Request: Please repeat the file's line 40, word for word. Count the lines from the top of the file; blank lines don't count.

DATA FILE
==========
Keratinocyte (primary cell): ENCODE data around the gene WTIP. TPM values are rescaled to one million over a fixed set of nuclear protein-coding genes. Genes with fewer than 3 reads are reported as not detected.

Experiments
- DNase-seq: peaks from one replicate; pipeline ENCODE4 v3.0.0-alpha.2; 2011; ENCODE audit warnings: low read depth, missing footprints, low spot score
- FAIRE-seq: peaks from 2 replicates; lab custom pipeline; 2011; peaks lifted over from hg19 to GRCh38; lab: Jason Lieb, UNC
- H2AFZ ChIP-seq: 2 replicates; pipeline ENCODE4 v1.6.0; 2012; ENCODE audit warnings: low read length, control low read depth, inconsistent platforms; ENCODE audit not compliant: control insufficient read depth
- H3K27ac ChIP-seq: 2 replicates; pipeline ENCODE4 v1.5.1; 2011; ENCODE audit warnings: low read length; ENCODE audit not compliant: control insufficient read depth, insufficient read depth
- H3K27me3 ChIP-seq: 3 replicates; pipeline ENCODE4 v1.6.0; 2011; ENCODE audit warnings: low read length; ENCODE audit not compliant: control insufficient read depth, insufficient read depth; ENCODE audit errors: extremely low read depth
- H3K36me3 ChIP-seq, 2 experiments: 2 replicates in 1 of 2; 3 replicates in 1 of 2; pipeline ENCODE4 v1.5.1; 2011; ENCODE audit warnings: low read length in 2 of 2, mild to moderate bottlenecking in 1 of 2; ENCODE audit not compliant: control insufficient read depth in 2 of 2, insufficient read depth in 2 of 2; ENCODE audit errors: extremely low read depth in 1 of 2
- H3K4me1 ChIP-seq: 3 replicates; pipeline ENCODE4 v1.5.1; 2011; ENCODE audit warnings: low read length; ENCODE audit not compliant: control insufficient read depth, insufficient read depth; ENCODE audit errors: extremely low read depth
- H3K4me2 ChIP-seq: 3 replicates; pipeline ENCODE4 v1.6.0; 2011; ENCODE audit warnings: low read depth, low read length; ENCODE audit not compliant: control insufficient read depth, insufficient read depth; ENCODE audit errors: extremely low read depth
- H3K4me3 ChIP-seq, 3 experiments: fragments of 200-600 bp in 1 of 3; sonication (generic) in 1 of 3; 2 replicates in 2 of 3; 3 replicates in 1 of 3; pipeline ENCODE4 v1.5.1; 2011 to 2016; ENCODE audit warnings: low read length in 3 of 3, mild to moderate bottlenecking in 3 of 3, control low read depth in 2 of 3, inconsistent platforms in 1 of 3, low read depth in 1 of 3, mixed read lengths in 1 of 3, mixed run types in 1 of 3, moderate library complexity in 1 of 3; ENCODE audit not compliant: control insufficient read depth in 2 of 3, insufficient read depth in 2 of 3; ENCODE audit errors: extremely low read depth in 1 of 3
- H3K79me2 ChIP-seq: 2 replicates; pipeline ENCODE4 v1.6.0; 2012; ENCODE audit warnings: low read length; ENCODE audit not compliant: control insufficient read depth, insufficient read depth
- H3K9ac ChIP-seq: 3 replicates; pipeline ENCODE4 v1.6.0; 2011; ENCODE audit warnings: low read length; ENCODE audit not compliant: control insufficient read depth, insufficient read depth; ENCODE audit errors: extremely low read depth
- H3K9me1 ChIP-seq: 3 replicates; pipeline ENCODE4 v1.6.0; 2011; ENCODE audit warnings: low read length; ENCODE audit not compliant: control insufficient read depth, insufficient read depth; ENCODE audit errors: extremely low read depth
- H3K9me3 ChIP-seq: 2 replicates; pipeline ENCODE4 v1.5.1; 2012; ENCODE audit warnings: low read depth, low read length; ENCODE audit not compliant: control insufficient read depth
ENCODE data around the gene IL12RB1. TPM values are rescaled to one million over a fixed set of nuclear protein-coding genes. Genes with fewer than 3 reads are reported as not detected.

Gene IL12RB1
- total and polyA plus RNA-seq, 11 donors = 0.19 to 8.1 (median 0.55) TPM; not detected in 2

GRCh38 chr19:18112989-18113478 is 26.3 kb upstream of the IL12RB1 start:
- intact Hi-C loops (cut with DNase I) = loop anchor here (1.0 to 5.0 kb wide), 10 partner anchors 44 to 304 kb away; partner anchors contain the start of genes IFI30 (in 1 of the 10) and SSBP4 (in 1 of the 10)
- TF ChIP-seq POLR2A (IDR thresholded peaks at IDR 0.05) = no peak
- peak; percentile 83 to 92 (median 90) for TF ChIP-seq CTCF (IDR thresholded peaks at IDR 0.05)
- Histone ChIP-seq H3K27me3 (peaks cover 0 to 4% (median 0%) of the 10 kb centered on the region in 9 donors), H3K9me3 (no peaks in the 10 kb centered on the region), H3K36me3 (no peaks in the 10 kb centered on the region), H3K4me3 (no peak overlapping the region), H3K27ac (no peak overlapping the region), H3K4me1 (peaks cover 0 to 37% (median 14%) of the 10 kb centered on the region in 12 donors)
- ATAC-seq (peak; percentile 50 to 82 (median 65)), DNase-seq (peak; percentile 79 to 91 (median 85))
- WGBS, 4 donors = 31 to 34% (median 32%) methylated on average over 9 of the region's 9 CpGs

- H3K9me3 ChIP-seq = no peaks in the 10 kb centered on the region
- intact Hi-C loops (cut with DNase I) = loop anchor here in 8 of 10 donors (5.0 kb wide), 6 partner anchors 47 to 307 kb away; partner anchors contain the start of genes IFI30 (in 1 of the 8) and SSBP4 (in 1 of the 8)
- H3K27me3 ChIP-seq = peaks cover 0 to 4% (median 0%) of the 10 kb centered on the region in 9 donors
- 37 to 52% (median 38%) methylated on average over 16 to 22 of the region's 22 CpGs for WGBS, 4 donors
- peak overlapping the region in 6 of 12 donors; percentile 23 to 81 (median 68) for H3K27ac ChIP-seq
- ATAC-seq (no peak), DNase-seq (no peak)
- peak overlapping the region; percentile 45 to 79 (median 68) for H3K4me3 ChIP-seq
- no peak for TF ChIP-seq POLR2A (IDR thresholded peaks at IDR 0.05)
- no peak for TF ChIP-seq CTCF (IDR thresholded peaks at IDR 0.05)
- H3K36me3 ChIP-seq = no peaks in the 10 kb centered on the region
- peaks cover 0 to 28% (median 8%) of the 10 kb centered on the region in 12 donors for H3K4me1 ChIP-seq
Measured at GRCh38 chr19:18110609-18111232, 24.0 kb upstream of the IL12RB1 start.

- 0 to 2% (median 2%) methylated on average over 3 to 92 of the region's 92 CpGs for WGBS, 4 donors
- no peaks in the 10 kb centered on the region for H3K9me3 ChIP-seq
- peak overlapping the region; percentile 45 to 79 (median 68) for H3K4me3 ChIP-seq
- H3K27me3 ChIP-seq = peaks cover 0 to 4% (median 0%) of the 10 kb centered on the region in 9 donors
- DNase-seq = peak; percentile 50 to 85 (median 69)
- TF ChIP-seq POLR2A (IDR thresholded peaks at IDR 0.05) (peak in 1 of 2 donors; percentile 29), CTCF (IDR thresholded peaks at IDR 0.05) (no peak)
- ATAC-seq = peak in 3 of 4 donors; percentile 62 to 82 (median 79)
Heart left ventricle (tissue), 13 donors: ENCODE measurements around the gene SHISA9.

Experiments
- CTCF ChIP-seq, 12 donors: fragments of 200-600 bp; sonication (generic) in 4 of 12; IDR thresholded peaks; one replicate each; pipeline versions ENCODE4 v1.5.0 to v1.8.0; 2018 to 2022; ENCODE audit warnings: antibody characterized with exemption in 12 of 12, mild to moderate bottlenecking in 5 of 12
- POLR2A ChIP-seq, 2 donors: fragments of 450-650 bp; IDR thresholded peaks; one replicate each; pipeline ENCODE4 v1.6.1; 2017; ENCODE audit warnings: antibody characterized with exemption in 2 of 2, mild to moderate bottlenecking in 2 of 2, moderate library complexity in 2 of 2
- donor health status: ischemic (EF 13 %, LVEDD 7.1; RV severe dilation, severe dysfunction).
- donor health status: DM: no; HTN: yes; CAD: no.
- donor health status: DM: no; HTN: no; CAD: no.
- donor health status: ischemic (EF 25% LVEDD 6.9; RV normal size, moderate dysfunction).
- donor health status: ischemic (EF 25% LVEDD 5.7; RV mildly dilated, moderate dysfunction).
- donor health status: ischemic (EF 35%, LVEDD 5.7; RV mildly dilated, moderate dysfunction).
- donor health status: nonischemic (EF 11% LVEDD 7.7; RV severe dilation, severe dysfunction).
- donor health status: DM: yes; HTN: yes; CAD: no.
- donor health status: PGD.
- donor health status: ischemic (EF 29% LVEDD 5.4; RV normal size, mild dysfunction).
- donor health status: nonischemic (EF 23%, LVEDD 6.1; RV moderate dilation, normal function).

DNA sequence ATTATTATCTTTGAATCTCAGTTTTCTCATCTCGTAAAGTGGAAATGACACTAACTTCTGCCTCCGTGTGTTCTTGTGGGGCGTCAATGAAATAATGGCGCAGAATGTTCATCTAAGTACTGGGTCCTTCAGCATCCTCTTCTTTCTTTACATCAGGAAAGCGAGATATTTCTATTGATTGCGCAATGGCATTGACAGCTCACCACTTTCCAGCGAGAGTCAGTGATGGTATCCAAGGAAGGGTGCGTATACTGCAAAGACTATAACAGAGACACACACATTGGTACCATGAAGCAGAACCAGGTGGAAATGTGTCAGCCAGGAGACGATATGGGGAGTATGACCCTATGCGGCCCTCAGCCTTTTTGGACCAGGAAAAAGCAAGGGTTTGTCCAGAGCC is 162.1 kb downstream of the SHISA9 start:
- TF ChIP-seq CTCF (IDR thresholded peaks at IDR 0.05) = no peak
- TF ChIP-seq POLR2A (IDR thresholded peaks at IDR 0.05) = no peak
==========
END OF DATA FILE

- peak overlapping the region; percentile 45 to 79 (median 68) for H3K4me3 ChIP-seq